Salinity is one of the major environmental stress factors that affect crop productivity, as well as interfering with plant growth and development, resulting in reduced production quality. Given this, we highlight the importance of research in response to plants subjected to salt stress in order to assess the physiological and biochemical behavior of genotypes, with the objective of selecting the more tolerant. One way to ensure the uniformity of the response of the plants is through in vitro cultivation, which allows control of the cultivation conditions. Therefore, the objective of this work was to evaluate the response of two commercial varieties of sugar cane exposed to saline stress in different conditions (gradual and abrupt). Two varieties of sugarcane (RB931011 and RB872552) were subjected to in vitro salt stress by NaCl (56 mM and 112 mM), either gradually or suddenly. The responses of the enzymatic antioxidant system (catalase, peroxidases and ascorbate peroxidase) and free proline, as well as the Na+ and K+ contents, were assessed 30 days after the beginning of the treatments. Differences were observed in the responses of the varieties as a function of the induction mode of salt stress, graded or by shock, rather than as a function of the NaCl concentrations in the culture medium. The stress response is therefore conditioned not only by salt concentration, but also by the form of exposure to salt.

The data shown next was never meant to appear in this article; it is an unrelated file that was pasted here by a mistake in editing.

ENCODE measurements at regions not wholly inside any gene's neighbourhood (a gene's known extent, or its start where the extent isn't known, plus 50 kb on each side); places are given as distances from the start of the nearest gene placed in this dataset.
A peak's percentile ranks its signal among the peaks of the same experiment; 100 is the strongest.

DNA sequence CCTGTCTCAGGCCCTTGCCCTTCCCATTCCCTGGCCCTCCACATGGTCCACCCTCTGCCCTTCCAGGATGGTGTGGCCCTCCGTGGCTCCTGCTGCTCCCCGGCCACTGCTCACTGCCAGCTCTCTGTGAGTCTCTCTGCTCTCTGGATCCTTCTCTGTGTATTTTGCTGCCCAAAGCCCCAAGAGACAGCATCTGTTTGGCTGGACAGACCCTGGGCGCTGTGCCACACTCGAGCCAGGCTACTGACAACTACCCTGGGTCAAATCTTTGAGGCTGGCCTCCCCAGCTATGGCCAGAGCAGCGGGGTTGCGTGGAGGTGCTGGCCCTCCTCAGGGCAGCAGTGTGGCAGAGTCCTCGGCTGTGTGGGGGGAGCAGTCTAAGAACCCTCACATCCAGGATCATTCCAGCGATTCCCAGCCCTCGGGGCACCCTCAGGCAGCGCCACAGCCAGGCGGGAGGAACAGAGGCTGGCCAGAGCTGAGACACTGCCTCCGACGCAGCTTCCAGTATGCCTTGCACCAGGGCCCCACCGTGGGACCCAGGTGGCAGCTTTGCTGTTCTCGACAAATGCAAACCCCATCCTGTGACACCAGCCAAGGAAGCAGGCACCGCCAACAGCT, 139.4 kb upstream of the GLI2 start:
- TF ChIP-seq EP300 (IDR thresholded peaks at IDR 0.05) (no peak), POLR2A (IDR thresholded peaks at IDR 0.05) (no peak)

Keywords: antioxidant enzymes; in vitro culture; oxidative stress; salinity

RESUMEN